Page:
Besides making payments directly from individual checking accounts at banks, consumers may also use e-payment accounts at payment service providers. The providers themselves, in order to meet the needs of the customers, have their accounts at banks.Given the increasinguse of e-accounts for non-cash payment, the deposit insurer and banking supervisors need to pay more attention to the risk of misuse of deposits, because in the event of a bank failure, payment disruptions occur not only with customers who have accounts at the bank, but also with payment service providers hosting the customers' e-payment accounts. Deposits at banks are covered by deposit insurance as regulated by law, but the deposits in the customers’ payment accounts at payment service providers are usually not insured by deposit insurance.
In the United States, the Federal Deposit Insurance Corporation (FDIC) indirectly insuresprepaid accounts including prepaid cards, and funds deposited in e-accounts issued within the United States territory. These accounts must meet the following specific criteria: they must be open loop payment service; the funds must be secured by a deposit at insured institutions; The owner of the e-payment account must be the principal owner of the funds which are not established by the payment service providers on behalf of the customer; updated records of the account holder's identity and deposit balance must be fully stored. Notably, the Federal Government payments, such as tax refunds and social security payments can only be sent directly to prepaid accounts which meet the FDIC requirements.
In Colombia, according to the Comprehensive Financial Inclusion Law (Law 1734), a new form of financial intermediation was established in 2014: specialized electronic deposit and payment institutions. These organizations, referred to as Sociedades Especializadas en Depositos y Pagos Electronicos-SEDPE, are considered as depository institutions and are placed under the supervision of the Financial Supervisory Authority, and insured by the deposit insurer like commercial banks. On the other hand, SEDPEs provide limited deposit and transaction services, are not allowed to provide credit services, and therefore have to follow a regulatory framework with requirements less stringent than for banks.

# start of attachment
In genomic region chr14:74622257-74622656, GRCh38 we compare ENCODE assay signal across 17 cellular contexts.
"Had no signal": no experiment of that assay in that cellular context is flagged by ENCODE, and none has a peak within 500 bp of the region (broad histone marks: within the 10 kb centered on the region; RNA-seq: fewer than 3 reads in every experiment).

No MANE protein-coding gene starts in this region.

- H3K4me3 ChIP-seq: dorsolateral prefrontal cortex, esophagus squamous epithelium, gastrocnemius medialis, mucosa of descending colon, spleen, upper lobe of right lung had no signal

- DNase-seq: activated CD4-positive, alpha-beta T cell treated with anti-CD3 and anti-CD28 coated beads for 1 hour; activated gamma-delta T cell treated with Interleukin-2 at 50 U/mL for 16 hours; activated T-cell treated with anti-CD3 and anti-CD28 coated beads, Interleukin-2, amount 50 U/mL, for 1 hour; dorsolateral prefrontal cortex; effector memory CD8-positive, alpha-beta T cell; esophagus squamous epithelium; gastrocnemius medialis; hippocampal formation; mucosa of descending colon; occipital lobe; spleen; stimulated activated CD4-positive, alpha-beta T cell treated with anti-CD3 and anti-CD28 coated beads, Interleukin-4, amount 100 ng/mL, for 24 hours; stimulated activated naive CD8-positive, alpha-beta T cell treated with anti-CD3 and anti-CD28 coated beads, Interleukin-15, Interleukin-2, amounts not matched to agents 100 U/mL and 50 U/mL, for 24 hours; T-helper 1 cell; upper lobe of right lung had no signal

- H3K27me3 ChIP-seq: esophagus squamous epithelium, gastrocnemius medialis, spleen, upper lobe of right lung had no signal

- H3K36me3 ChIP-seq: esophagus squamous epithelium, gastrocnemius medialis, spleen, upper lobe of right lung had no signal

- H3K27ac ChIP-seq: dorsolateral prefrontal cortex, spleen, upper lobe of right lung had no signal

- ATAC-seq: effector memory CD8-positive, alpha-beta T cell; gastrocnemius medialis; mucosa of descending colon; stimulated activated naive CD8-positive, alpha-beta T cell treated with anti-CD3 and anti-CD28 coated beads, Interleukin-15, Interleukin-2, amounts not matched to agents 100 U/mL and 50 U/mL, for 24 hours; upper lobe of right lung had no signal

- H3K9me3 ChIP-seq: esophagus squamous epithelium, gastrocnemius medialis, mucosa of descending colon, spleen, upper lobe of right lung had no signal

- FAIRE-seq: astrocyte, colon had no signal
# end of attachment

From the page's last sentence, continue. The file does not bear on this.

In India, the Law on Amending the 2007 Payment and Payment System Law effective in June 2015 stipulates that customers' funds are protected if the issuer of prepaid payment instruments is insolvent. To protect the customers using payment services, the Reserve Bank of India has stipulated that unpaid funds must be kept in a designated account (trust account) at a commercial bank. This amount is exempted from the rights of the liquidator in order to protect the clientsin case where the payment service provider or the bank goes bankrupt.
In Turkey, the Payment Systems Act requires funds deposited by customers at electronic payment service providers to be deposited in specific trust accounts at a licensed bank. If an electronic payment service provider is insolvent, the law stipulates that the deposits in the trust accounts must be used to indemnify the customers against any damages incurred and to pay debts, regardless of priorities given by other laws.
Thus, some countries have regulations to protect customers using electronic payment services through deposit insurance or through other mechanisms. This is also an issue that authorities need to consider to ensure the rights and interests of users of these services, thereby promoting non-cash payment.
On the other hand, once people have formed new and more convinient payment habits, the process of payment and changes in account balance will occur very quickly and continuously. This can cause certain difficulties for tracking, storing data on deposits of insured depositors. Deposit insurers in some countries such as the United States and South Korea have set requirements on keeping and reporting statistics of deposit data according tostrict and clear standards so that when a credit institution goes bankrupt,the depositors may soon be reimbursed.
Finally, in terms of payment, in order to meet the demand for electronic payment, deposit insurers also need to consider whether to make insurance pay-outbyaccount transfer or authorize a bank to make insurance pay-out. The scheme on development of non-cash payments in Vietnam for the period2016 – 2020also clearly stresses on accelerating electronic payments in the public sector, public administrative services, increasing the rate of payment of social allowances, pensions, and other incomesvia account transfer. Insurance pay-out should also follow this trend. As a result, payment time can be shortened.Amounts paidwould be clearly controlled, errors would be avoided.Both depositors and deposit insurerscan minimize the risk of mispayment,at the same time, the insurance payments, after being paid, can continue to stay in the banking system.